"I just wish you could talk!"
That's a real sentence I said to my 6-month-old puppy, Hugo. Turns out he had a nasty bout of gastroenteritis, but he was telling me how he was feeling.
...Just not in a way I understood.
Dogs communicate differently to humans. They use their body to give us signs that say "I'm scared" or "I'm happy."
And as responsible dog owners, it's our jobs to pick up on them—and give our furry friends what they need before things escalate.
Picking up on these behaviors could save your dog's life.
It sounds extreme, but it's true.
Dogs give off subtle body language cues before they react more intensely.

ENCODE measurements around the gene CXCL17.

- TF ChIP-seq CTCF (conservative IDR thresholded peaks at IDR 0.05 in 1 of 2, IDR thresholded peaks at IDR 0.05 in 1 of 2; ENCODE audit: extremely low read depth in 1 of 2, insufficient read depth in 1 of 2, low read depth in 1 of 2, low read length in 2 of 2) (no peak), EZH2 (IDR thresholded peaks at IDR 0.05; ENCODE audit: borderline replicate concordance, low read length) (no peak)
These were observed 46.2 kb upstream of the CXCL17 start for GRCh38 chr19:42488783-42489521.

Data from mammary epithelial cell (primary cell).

Take a dog that's greeting a new person, for example. They're feeling nervous (and use their body language to show their owner that they're unsure about the situation.)
But you and the new person ignore it. Your dog gets more worked up, and ends up biting them in frustration.
They simply don't want to be petted anymore, but you didn't pick up on the pre-reaction signs that your dog thought were crystal clear.
This happened to me and my puppy.
A few months after his illness, we did our daily trip to the park where I introduced him to another dog.
The owner explained her dog was friendly, but it lunged at Hugo and bit his nose, refusing to let go.
The experience was traumatic all-round. An expensive vet trip later and lots of cuddles, Hugo was on the mend. But my mind wasn't.
I went on a mission to learn about a dog's body language.
This book is the result.
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